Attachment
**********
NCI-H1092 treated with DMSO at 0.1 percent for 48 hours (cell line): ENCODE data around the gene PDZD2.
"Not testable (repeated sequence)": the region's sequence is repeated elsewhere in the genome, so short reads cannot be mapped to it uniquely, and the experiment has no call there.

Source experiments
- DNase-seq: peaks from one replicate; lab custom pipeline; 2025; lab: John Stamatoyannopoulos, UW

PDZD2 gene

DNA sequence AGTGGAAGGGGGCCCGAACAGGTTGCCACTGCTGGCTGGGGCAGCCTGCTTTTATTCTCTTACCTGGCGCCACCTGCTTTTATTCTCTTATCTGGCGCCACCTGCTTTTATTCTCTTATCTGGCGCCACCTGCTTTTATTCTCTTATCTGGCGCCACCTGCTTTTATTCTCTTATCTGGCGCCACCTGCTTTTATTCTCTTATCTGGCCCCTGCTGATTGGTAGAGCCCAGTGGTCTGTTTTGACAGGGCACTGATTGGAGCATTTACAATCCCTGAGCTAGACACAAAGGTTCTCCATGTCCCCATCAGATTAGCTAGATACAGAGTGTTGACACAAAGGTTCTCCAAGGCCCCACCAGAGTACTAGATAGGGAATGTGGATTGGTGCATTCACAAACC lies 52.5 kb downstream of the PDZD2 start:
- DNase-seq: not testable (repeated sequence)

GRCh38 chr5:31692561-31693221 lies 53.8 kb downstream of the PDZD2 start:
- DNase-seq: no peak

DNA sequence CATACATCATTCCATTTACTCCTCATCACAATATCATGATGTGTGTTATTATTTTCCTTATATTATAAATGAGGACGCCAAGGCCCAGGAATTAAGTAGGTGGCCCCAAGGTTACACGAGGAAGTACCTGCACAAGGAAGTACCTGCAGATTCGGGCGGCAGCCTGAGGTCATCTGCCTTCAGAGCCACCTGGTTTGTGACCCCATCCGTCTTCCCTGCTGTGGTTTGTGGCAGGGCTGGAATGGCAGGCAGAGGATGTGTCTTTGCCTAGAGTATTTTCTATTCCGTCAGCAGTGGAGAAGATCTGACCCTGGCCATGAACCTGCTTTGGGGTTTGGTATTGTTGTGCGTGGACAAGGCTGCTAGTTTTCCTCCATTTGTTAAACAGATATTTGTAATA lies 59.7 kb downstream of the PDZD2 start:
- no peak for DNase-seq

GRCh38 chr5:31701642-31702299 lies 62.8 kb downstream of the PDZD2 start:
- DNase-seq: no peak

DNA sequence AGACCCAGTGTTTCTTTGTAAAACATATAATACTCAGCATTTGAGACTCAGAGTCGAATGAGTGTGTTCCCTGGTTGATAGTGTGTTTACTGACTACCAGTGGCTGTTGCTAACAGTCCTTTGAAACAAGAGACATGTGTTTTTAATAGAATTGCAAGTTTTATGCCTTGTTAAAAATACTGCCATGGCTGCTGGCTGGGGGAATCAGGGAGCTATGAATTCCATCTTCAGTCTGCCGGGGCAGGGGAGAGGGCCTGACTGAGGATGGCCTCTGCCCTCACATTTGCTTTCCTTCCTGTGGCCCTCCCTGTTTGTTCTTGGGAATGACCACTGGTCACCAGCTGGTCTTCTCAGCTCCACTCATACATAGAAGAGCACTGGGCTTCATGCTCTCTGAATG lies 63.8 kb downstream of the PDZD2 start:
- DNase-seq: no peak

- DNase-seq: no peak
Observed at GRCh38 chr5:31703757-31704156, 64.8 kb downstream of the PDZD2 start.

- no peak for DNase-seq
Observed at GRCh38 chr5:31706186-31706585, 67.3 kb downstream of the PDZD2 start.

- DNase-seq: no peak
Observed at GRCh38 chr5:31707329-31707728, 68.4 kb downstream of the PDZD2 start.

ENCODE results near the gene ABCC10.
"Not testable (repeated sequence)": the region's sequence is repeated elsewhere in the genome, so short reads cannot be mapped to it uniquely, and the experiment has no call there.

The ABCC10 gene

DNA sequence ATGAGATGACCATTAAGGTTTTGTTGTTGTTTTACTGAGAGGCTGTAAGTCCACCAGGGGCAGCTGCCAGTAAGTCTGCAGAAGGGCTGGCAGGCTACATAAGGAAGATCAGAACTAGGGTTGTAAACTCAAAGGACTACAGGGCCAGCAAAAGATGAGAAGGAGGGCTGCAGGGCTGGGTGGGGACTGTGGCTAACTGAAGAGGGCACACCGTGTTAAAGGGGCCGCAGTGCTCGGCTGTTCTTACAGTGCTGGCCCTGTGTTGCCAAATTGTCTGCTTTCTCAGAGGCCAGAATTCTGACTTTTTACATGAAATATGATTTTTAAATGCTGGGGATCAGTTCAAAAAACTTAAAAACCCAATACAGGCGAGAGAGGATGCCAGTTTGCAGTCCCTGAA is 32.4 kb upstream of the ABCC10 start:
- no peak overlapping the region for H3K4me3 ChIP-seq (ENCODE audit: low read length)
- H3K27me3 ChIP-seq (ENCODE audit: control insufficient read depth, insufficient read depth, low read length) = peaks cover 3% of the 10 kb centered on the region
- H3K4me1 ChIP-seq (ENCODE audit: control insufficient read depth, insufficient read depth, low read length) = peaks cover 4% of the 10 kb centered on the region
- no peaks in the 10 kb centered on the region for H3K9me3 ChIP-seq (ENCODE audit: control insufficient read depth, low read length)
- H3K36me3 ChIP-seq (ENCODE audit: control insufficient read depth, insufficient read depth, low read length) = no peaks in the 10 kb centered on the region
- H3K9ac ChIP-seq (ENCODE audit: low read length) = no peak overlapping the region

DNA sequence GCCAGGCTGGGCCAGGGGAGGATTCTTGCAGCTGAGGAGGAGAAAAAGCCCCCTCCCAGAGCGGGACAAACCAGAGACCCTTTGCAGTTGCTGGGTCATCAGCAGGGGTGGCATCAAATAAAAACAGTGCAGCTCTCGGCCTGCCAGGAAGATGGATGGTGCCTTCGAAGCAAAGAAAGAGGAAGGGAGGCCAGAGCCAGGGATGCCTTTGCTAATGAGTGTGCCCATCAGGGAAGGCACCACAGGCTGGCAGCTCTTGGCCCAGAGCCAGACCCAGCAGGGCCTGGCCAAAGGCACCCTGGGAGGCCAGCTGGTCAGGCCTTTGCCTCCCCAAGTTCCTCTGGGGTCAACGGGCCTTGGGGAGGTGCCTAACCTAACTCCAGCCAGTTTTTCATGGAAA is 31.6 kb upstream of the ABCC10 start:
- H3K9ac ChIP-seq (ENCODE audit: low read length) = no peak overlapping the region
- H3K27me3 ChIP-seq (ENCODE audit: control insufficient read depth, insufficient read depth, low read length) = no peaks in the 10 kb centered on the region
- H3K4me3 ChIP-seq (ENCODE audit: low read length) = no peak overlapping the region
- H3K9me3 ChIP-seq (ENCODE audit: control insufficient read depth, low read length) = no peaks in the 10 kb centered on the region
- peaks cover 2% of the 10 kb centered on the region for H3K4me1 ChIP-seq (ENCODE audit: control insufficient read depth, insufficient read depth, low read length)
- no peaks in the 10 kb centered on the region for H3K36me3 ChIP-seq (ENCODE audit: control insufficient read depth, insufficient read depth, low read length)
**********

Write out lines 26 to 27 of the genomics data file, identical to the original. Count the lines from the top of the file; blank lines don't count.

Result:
- no peak overlapping the region for H3K4me3 ChIP-seq (ENCODE audit: low read length)
- H3K27me3 ChIP-seq (ENCODE audit: control insufficient read depth, insufficient read depth, low read length) = peaks cover 3% of the 10 kb centered on the region